We cannot say that we admire the morality of this proceeding, any more than Sir Walter Scott's declaration, that he always considered himself at liberty to deny the authorship of the Waverley Novels when impertinently questioned respecting them, as he had no alternative but either to say what was false, or to disclose his secret. De Foe seems to have acted upon the same principle; and our view is, that it was a very unsound
No man is deceived by an allegory, such as Bunyan's Pilgrim's Progress; or even by a tale like Robinson Crusoe; but to disguise plausible fiction as truth, intending to cause the reader to mistake the one for the other, is, to our minds, not consistent with Christian honesty. How often have we heard De Foe's fabrications respecting the plague, quoted as statistical facts. The remarks of the supposed citizen are imagined to be the result of experience ; what he recommends is considered infallible ; and his medical advice is more credulously listened to than that of his admirer, Dr. Mead. To a downright lover of truth, it is tantalizing to read such a mixture of fact and invention without the possibility of unweaving the entangled skein. Take, for instance, the following passage, the former part of which evidently describes the historical fact of the arts of impostors, and the credulity of their victims, and is an anticipatory exemplification of what is passing at this moment in our own metropolis ; but the four particular exemplifications of the gentlewomen and physicians are most probably fictitious, though scores of such knavish practices doubtless prevailed. There is nothing in these four illustrations which is improbable, quite the contrary; but so there is nothing improbable in a hundred of the other stories; and this is exactly what we complain of, that we cannot tell which part is true, and which false.
“ But even those wholesome reflections, which rightly managed, would have most happily led the people to fall upon their knees, make confession of their sins, and look up to their merciful Saviour for pardon, imploring his compassion on them in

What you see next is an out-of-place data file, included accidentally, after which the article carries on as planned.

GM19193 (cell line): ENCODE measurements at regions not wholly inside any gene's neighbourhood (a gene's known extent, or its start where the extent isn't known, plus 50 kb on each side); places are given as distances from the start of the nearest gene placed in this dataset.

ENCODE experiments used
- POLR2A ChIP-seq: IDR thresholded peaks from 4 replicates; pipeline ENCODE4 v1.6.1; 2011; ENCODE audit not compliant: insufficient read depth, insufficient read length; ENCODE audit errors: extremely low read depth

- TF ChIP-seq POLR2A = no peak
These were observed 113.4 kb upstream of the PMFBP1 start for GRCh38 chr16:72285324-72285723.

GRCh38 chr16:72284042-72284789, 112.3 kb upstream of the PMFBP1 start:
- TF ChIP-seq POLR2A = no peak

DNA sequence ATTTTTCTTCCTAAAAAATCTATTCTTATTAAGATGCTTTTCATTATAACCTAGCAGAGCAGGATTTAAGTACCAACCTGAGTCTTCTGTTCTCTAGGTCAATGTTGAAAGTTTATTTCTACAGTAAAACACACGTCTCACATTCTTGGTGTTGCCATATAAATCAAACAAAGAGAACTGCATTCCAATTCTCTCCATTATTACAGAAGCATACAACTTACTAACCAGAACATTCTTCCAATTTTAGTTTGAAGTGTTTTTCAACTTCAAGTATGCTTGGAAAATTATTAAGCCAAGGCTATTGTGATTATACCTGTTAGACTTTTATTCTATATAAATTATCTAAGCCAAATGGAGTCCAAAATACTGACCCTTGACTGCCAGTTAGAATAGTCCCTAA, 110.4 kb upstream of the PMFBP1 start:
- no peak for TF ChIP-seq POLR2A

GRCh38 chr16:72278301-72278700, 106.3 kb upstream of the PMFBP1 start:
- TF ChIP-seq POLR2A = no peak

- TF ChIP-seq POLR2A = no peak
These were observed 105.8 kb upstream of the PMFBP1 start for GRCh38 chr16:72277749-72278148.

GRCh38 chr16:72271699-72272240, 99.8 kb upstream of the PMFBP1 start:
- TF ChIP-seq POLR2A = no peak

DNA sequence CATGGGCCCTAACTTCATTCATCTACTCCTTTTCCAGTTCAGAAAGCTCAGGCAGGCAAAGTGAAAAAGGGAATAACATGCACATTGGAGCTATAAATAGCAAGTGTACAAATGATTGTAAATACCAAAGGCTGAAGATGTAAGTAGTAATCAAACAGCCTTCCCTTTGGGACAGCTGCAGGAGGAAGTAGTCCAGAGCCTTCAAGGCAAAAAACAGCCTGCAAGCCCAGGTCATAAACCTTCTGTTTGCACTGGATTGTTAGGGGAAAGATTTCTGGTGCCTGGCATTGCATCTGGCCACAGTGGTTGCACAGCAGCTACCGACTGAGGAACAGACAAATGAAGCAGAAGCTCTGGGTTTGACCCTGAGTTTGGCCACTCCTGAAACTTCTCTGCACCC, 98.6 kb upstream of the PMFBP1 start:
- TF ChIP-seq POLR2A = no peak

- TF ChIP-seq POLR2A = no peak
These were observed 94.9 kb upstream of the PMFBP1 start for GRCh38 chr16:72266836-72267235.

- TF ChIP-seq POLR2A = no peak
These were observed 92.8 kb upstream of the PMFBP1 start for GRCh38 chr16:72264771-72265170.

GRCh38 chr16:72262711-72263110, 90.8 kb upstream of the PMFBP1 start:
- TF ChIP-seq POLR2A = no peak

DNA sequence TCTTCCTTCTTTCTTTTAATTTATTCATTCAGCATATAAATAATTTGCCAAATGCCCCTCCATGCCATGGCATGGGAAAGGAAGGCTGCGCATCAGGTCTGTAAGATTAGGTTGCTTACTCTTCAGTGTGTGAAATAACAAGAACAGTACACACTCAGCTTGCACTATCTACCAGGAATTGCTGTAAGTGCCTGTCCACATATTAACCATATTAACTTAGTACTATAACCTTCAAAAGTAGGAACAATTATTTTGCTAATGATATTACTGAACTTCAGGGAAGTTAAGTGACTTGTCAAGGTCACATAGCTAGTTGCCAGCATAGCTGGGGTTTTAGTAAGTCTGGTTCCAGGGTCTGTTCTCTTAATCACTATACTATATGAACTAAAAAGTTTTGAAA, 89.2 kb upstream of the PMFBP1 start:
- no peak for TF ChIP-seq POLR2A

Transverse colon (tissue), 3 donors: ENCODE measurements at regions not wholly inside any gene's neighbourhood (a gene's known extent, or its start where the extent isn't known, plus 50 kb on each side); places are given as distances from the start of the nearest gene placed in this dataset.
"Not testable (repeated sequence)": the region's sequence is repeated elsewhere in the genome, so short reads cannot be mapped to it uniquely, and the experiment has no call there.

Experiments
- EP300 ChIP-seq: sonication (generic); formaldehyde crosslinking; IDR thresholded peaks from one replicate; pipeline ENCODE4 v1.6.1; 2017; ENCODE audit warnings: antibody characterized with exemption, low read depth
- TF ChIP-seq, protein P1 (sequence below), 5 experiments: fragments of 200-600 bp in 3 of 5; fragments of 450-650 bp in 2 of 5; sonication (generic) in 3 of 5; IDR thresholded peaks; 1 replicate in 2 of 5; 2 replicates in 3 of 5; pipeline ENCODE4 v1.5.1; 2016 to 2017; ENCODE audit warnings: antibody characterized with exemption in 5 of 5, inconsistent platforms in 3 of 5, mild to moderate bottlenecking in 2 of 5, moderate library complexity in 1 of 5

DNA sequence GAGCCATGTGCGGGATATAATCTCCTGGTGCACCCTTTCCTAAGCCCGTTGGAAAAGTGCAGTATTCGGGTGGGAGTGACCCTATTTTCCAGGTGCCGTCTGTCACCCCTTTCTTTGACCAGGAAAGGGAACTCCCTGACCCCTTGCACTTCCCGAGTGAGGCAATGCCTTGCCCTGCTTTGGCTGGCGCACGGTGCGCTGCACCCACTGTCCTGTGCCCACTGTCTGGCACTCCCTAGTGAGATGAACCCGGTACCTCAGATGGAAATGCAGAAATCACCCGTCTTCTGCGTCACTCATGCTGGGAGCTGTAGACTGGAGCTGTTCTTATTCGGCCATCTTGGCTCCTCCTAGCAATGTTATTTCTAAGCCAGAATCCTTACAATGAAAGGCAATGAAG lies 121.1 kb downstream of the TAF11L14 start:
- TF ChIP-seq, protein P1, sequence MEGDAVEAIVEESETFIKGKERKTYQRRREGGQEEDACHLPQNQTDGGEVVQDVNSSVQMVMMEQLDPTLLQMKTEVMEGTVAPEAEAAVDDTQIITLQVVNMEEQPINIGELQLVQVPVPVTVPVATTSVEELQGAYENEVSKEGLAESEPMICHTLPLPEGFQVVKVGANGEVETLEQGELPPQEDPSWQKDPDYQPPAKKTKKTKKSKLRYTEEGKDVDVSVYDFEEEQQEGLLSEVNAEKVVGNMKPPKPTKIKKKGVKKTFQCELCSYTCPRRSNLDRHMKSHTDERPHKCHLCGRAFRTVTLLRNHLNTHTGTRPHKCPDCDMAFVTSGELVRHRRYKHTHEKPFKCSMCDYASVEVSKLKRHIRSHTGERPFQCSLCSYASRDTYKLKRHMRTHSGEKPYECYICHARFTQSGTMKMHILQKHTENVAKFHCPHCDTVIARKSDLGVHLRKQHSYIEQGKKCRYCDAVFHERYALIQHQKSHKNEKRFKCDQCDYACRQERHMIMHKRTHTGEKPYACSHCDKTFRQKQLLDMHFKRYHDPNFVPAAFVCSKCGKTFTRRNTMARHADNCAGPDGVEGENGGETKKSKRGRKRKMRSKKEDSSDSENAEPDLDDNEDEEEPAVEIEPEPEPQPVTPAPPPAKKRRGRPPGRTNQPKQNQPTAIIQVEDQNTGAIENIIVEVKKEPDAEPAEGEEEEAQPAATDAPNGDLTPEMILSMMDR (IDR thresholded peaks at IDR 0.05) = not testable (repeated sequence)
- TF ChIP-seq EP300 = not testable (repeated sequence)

such a time of their distress; by which we might have become as a second Nineveh, had a quite contrary extreme in the common people, who, ignorant and stupid in their reflections, as they were brutishly wicked and thoughtless before, were now led by their fright to extremes of folly; and as I have said before, that they ran to conjurors and witches and all sorts of deceivers, to know what should become of them; who fed their fears, and kept them always alarmed and awake, on purpose to delude them, and pick their pockets : so they were as mad upon their running after quacks and mountebanks, and every practising old woman for medicines and remedies, storing themselves with such multitudes of pills, potions, and preservatives, as they were called; that they not only spent their money, but even poisoned themselves beforehand, for fear of the poison of the infection, and prepared their bodies for the plague, instead of preserving them against it. On the other hand, it is incredible, and scarce to be imagined, how the posts of houses and corners of streets were plastered over with doctors' bills and papers of ignorant fellows quacking and tampering in physic, and inviting the people to come to them for remedies, which were generally set off with such flourishes as these, viz.--INFALLIBLE - preventive pills against the plague,-NEVER-FAILING preservatives against the infections-SOVEREIGN cordials against the corruption of the air,—EXACT regulations for the conduct of the body in case of an infection,— Antipestilential pills,—INCOMPARABLE drink against the plague, never found out before,—An UNIVERSAL remedy for the plague,- The ONLY TRUE plague water,—The ROYAL ANTIDOTE against all kinds of infection; and such a number more that I cannot reckon up, and if I could, would fill a book of themselves to set them down.